One of the unanswered questions from yesterday’s post was, “What degradation does the variable ND filter do to the image?” Today I set out to get a handle on that. I went into a dark room and lit a smaller version of the ISO 12233 target with two Paul Buff White Lightning X1600 (1600 watt-second) strobes. Put the 55mm f/1.8 Sonnar FE on the a7R, and the a7R on a RRS generic plate, and the plate on an Arca Cube head, and the head on a RRS TVC-34L Versa Series 3 tripod, and the tripod on a vinyl-tile-over-concrete floor. With the duration of the strobe flash varying from 1/900 to 1/6000 of a second to half power, or from 1/300 to 1/2000 of a second to one-tenth power, the steadiness of the camera might come into play. I set the strobes on slave mode, and used a Nikon hot-shoe flash for a trigger. I set the shutter speed to 1/125.
I set the ISO to 100, installed the Heliopan variable ND filter, and turned it to max. I took some pictures of the target at full strobe power. I found that I needed f/8 to keep from blowing out the highlights. I would have preferred to use f/5.6, but sometimes, you have to take what you can get. Then I set the ND filter to minimum absorption, turned the power down on the strobes so that I got pretty much the same histogram, and made another set of exposures. Finally, I took the ND filter off completely, turned down the strobe all the way, and checked the light levels. Too bright. I removed the reflector from one of the strobes, and made some more exposures.
In Lightroom, I checked each of the exposures in each set to make sure they were the same, and they were. I exported an example of each as a layer in a single Photoshop image, and compared the area of the ISO 12233 target that I’ve been showing you all along.
Here’s a full-frame view:
Here’s the image (x3 using nearest neighbor) with the maximum ND filter absorption, and a full dump on the strobe:
Here’s what you see with the ND filter set to minimum absorption, and the strobe turned way down:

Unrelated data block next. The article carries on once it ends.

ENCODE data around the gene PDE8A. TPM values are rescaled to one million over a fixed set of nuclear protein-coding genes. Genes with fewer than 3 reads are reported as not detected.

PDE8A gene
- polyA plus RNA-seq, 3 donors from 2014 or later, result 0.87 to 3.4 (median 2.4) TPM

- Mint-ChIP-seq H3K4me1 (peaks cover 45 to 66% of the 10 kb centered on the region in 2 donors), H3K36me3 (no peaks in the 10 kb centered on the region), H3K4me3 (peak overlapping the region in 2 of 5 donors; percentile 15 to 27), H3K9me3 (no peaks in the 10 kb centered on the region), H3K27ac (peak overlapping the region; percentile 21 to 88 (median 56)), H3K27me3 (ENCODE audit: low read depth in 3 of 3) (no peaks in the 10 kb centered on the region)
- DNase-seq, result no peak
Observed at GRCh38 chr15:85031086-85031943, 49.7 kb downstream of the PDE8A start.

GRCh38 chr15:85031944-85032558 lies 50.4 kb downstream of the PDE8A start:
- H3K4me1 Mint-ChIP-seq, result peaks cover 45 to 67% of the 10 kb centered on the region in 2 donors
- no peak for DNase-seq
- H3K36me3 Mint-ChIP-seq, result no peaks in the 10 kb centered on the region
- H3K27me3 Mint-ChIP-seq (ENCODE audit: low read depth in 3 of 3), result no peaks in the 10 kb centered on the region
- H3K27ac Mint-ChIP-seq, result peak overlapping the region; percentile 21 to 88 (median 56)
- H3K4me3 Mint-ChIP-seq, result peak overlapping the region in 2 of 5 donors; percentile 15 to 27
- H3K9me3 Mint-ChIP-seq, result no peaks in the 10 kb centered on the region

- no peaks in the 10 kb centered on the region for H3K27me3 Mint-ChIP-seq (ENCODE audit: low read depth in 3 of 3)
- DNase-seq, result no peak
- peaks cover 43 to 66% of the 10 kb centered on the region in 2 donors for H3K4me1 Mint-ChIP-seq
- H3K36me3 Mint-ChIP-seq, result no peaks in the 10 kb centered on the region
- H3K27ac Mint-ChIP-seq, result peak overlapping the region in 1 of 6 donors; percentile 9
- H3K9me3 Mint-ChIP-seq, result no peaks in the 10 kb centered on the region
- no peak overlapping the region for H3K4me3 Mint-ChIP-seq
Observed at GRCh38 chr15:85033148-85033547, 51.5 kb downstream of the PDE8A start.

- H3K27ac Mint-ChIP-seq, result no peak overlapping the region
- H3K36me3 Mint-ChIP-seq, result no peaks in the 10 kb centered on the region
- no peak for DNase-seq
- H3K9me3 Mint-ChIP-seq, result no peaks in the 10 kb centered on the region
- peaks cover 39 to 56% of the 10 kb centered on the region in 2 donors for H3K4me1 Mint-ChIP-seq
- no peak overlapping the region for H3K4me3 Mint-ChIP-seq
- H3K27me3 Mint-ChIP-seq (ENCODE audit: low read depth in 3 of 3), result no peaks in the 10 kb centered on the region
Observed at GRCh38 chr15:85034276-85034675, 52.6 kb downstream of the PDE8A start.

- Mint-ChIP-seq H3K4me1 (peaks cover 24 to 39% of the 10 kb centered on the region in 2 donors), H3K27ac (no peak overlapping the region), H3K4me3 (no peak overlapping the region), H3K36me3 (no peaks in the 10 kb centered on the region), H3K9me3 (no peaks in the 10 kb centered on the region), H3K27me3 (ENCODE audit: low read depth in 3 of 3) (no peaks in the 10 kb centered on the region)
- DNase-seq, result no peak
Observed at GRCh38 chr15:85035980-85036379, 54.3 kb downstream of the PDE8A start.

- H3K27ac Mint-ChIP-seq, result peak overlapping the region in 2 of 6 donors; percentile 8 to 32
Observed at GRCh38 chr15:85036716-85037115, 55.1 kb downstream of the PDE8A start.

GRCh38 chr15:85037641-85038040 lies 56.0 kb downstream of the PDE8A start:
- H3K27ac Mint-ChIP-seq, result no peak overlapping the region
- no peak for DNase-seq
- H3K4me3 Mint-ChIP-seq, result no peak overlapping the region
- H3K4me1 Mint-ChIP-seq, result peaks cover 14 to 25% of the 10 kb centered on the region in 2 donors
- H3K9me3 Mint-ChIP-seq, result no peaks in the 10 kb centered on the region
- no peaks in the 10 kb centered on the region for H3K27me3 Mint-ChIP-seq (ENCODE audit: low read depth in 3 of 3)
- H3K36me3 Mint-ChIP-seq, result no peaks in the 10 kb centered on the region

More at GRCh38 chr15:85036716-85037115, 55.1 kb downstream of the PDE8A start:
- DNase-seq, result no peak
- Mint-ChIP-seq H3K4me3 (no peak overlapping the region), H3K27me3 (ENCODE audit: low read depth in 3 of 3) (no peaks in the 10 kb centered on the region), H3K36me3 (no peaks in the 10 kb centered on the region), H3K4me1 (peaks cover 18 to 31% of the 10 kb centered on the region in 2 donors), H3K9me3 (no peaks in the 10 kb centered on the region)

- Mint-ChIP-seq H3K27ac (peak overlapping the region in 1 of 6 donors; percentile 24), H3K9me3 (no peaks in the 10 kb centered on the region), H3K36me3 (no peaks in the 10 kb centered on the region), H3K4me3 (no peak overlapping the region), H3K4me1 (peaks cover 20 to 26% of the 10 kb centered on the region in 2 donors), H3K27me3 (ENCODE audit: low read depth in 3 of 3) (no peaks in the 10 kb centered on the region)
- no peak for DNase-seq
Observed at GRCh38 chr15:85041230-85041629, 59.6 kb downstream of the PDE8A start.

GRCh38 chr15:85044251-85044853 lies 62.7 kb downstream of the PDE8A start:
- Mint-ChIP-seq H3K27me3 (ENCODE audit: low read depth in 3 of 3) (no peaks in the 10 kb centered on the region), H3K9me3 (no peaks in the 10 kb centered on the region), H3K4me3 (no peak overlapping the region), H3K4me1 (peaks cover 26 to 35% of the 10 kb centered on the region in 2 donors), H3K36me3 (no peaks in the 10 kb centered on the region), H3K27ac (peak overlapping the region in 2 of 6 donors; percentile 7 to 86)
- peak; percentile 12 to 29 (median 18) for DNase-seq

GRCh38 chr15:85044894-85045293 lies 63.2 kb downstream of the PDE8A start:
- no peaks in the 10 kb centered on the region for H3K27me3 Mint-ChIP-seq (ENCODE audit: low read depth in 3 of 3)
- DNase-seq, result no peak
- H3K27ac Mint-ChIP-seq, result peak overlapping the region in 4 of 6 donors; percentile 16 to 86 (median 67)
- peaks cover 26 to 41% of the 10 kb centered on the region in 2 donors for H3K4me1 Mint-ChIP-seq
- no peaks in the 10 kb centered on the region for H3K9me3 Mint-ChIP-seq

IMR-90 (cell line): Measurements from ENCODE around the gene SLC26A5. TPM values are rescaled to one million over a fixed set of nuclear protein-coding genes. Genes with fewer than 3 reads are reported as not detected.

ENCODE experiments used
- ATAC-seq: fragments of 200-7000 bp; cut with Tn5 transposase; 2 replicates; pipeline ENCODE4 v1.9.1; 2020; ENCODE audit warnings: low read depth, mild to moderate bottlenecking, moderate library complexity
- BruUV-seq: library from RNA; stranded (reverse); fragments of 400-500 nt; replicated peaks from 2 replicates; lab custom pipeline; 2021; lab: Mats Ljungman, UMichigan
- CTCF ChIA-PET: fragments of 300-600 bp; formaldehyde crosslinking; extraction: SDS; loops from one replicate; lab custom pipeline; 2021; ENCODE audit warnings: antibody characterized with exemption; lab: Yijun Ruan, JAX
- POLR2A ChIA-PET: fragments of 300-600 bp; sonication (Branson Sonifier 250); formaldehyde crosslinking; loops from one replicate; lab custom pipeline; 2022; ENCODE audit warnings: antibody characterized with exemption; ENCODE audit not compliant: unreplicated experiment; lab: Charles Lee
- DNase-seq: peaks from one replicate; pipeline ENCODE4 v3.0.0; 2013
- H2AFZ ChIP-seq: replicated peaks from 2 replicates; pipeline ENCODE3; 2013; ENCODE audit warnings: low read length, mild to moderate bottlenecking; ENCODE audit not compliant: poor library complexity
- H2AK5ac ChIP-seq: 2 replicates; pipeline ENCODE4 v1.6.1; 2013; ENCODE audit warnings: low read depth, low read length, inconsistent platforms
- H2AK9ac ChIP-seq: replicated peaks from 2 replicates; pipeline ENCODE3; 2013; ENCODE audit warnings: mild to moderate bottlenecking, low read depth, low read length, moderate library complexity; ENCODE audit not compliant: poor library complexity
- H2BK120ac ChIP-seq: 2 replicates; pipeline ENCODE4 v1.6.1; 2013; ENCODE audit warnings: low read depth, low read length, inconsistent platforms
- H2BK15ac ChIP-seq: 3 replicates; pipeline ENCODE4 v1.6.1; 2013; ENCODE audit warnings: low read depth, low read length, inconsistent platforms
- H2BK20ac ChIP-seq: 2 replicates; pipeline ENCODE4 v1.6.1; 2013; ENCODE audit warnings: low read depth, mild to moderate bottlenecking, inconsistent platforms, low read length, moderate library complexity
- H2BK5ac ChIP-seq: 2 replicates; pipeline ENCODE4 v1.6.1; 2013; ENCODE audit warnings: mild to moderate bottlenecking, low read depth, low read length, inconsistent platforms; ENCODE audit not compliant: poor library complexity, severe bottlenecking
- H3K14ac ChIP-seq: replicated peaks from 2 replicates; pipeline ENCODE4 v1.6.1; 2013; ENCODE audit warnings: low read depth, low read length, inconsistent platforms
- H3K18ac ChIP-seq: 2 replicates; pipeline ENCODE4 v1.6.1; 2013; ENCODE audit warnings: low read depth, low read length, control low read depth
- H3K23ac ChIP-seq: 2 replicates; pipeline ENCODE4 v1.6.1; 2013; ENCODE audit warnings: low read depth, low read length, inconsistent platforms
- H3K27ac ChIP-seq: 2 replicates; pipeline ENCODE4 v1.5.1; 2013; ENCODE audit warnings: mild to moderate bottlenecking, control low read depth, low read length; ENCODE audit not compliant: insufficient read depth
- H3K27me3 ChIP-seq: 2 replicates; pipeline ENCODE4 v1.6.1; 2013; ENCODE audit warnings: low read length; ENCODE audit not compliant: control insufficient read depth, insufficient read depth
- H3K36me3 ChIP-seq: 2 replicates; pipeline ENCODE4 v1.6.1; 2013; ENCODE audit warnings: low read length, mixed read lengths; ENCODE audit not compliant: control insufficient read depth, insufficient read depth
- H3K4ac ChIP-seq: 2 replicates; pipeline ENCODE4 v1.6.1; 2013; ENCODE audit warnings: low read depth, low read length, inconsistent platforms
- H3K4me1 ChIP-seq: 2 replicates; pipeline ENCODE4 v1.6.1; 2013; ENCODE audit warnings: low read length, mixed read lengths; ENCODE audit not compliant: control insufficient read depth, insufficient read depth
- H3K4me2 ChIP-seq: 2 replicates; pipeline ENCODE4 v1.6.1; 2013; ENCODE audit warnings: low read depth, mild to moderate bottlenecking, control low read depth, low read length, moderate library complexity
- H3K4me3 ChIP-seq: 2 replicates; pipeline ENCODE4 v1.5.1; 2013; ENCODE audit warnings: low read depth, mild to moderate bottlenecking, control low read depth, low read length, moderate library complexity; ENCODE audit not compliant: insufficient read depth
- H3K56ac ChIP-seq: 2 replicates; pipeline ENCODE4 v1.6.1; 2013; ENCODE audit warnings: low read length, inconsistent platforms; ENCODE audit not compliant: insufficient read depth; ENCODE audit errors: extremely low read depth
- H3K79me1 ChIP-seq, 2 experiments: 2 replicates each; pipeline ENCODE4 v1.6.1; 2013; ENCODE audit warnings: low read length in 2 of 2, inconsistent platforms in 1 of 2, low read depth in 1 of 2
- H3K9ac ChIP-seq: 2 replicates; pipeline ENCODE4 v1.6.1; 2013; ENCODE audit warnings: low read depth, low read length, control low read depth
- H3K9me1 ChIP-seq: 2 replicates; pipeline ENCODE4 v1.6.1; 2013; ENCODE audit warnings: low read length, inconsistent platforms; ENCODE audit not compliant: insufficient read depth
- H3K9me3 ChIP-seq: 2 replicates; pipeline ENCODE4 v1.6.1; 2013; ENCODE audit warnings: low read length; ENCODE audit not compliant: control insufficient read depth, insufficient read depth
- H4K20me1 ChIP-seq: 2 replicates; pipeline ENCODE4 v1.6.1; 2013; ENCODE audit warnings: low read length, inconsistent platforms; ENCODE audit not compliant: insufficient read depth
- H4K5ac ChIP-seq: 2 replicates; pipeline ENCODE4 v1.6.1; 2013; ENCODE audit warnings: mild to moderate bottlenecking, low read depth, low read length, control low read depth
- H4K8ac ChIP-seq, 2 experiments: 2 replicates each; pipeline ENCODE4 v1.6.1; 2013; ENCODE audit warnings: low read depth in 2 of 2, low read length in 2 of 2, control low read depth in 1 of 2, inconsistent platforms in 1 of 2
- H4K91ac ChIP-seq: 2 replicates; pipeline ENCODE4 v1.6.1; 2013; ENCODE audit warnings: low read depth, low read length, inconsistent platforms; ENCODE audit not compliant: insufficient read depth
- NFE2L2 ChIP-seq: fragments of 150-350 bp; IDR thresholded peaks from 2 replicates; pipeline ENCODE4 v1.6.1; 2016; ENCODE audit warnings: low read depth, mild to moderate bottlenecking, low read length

And here’s the no-filter-at-all image:
There is virtually no difference between the image with no filter and the one with the filter set to min. When the filter is set to max, the resolution is somewhat worse on the vertical lines, and about the same on the horizontal ones. This anisotropy makes me think that we might be looking at camera motion, even with the strobe duration being pretty fast. There are two ways to find out. Does a faster strobe make a difference? Alternately, does a delay between opening the shutter and firing the strobe make a difference? It’s more convenient for me to test the second way, so that’s what I did.
I put a Hoya ND400 (9-stop) ND filter on the a7R. I set one strobe up, and told it to give a full dump. I set the f-stop to 5.6. I made a set of exposures in a dark room with a 5-second shutter speed and a 2-second self-timer delay, triggering the strobe manually a couple of seconds after the shutter opened. Then I made some exposures with X-synch and a shutter speed of 1/125. I checked the exposures of each set to make sure they were virtually identical. They were. I compared them, and saw big differences.
A delayed strobe image:
An X-synch at 1/125 image:
This is truly a revelation. I’m used to thinking that strobe durations are so short that I don’t have to consider camera vibrations. In the wonderful world of 36 mega pixels, that’s not true.
Suggestions for future work:
Repeat the tests of the first part of this post with a strobe with a shorter duration. Alternatively, repeat them with manually-delayed strobe firing. It is entirely possible that the differences in sharpness at the extremes of the ND filter setting ring are caused in whole or in part by variations in strobe duration.
Do the testing of the last part of the post with the D800E with and without mirror lockup. I never lock up the mirror when I’m using strobes, but it looks like it could make a difference in sharpness.